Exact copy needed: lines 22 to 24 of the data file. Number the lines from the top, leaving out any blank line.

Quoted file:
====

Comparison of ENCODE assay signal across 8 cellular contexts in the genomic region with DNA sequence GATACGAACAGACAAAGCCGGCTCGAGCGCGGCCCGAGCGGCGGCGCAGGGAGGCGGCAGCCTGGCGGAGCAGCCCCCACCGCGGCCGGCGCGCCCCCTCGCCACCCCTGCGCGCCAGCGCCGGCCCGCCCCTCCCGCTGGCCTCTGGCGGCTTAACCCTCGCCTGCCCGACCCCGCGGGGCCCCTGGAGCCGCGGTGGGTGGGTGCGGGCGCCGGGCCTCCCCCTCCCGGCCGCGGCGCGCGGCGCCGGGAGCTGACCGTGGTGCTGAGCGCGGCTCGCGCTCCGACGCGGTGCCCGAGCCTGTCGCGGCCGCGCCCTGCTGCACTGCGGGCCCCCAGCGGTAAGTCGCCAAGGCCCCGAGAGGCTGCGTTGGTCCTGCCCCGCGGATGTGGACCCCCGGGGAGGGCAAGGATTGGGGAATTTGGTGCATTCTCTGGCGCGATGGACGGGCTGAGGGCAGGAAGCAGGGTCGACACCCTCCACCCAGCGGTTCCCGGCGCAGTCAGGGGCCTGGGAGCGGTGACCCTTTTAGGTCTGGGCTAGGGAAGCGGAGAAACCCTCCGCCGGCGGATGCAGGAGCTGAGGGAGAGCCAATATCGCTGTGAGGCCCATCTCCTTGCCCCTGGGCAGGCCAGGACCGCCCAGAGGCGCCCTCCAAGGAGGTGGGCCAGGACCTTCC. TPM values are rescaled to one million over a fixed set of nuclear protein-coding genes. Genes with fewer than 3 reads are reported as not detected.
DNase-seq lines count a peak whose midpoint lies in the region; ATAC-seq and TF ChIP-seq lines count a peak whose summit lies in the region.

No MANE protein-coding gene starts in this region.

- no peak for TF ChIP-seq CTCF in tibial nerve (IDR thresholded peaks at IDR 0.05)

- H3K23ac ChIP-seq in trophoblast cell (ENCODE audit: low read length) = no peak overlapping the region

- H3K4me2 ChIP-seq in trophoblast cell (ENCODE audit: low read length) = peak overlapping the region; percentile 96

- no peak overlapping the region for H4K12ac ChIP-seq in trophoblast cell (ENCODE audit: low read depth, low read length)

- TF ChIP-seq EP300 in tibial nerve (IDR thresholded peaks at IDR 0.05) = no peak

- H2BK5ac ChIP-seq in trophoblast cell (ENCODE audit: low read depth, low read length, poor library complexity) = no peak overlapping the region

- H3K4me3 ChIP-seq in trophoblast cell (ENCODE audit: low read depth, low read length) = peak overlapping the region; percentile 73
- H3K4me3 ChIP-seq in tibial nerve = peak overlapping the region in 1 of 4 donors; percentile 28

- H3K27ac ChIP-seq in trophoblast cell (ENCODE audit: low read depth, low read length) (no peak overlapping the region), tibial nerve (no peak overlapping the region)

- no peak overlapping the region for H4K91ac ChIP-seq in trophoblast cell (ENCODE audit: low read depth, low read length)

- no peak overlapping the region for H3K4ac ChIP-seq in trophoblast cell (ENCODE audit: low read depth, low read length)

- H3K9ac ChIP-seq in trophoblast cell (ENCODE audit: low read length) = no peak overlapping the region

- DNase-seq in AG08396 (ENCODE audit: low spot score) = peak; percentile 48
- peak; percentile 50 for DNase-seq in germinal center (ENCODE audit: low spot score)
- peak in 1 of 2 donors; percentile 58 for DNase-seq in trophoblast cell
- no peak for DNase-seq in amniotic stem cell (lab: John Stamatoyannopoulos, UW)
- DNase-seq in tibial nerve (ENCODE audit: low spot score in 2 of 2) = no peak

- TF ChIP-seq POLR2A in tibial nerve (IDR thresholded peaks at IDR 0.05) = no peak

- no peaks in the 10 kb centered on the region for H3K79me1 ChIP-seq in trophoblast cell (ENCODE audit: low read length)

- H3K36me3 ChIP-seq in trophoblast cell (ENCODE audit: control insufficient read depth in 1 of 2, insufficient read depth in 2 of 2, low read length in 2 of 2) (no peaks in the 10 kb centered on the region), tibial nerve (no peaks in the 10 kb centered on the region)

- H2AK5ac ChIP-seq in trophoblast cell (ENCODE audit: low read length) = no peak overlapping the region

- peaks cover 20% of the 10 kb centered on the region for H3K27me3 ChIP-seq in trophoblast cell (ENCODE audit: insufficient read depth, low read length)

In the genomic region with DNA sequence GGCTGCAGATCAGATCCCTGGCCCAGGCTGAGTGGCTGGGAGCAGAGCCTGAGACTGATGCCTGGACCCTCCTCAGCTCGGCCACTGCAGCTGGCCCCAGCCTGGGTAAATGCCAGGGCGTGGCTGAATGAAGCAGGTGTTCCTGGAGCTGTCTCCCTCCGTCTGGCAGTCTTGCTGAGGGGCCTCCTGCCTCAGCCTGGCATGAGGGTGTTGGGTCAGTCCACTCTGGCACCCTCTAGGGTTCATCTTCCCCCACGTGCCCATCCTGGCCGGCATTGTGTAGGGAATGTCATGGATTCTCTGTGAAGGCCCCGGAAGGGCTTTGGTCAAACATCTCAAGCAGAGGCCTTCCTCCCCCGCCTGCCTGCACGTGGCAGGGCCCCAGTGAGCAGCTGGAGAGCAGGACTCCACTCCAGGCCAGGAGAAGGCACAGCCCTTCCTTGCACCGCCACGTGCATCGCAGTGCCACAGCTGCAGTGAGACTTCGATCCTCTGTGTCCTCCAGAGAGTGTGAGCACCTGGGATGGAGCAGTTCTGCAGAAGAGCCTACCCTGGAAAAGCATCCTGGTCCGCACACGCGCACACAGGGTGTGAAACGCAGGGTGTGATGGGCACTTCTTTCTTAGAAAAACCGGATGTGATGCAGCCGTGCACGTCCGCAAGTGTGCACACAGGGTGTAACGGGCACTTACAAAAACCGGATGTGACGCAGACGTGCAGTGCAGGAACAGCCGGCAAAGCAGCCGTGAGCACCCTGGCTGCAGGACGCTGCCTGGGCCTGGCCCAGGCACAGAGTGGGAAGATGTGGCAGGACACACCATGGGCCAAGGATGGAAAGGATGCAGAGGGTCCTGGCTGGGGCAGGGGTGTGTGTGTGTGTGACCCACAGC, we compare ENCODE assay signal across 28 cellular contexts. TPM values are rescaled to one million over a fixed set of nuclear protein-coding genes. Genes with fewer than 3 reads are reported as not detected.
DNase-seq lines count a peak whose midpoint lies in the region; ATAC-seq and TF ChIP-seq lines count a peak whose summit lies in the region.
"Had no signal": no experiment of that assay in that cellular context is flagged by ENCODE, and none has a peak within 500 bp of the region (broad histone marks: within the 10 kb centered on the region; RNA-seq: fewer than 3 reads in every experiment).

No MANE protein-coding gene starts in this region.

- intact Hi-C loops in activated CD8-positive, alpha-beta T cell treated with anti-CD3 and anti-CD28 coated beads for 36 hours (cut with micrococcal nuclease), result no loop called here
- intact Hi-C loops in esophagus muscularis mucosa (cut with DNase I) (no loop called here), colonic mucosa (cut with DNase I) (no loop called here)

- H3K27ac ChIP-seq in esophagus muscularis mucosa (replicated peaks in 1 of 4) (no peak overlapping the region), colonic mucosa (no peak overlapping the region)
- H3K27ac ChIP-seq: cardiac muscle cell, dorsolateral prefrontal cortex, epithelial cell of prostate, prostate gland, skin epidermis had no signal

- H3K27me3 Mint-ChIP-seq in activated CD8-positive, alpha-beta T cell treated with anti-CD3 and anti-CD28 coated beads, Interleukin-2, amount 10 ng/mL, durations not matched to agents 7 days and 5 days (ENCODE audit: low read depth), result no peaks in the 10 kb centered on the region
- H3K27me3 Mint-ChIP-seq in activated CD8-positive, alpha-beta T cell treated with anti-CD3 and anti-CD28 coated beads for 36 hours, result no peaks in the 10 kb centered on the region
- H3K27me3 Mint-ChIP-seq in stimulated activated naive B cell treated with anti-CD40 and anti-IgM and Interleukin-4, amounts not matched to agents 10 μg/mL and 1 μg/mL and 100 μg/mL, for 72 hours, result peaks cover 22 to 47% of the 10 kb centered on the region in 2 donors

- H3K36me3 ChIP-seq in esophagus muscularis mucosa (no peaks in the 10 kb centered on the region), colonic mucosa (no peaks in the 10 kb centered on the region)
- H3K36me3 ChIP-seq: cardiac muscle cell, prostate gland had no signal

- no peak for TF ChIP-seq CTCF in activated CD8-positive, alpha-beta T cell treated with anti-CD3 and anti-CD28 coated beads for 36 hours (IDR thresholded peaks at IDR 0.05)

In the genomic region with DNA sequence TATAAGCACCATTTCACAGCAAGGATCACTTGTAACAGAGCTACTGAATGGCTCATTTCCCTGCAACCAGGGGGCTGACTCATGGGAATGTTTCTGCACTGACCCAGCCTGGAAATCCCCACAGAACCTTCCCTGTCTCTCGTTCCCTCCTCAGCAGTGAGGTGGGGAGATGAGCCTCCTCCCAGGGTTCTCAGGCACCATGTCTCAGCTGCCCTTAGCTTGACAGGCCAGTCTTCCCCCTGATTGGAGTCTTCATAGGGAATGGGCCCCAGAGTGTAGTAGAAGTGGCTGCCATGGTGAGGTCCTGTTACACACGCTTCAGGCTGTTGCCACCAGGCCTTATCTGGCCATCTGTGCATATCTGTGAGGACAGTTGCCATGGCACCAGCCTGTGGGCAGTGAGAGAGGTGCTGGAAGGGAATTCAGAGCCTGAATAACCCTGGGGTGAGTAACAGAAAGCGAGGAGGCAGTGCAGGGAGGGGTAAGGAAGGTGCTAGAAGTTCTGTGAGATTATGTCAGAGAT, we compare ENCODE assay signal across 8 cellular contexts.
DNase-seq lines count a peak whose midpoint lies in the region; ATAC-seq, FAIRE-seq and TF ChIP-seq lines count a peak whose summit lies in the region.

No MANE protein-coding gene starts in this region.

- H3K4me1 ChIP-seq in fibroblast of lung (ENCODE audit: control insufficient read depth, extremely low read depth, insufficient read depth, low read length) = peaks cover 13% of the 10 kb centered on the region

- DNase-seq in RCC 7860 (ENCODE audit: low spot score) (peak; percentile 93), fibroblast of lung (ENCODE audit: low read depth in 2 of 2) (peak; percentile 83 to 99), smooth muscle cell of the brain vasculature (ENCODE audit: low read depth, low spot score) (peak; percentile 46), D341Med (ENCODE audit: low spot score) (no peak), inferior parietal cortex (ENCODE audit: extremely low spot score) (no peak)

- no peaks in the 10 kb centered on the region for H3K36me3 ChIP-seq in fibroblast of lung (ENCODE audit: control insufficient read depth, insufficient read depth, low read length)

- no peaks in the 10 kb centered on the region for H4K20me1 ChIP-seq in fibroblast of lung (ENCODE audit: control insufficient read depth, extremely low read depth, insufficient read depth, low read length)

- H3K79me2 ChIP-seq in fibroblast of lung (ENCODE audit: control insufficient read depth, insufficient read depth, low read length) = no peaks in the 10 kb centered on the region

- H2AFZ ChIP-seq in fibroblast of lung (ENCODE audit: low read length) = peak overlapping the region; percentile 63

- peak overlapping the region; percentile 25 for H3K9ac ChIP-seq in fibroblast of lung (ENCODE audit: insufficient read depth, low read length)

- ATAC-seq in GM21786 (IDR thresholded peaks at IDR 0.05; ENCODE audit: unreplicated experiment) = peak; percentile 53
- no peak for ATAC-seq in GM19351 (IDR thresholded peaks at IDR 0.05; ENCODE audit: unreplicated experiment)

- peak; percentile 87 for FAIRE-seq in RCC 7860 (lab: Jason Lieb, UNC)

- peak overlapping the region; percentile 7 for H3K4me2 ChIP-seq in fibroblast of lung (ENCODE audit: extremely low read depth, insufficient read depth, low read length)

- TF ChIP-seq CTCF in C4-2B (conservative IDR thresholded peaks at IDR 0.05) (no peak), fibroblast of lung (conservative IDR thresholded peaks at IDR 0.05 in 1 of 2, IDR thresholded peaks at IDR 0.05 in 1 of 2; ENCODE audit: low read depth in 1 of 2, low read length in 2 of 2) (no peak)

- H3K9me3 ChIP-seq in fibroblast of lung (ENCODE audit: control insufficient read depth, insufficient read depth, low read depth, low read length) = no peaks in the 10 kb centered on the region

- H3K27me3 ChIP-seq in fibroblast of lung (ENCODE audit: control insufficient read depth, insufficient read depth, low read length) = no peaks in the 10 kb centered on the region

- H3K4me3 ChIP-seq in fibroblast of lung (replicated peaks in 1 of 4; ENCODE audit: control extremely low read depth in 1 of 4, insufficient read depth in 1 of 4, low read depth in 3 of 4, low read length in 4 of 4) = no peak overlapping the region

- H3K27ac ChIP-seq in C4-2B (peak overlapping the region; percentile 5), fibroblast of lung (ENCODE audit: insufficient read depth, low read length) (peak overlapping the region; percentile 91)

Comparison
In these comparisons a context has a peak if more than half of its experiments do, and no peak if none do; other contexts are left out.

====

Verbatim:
- no peaks in the 10 kb centered on the region for H3K79me1 ChIP-seq in trophoblast cell (ENCODE audit: low read length)

- H3K36me3 ChIP-seq in trophoblast cell (ENCODE audit: control insufficient read depth in 1 of 2, insufficient read depth in 2 of 2, low read length in 2 of 2) (no peaks in the 10 kb centered on the region), tibial nerve (no peaks in the 10 kb centered on the region)

- H2AK5ac ChIP-seq in trophoblast cell (ENCODE audit: low read length) = no peak overlapping the region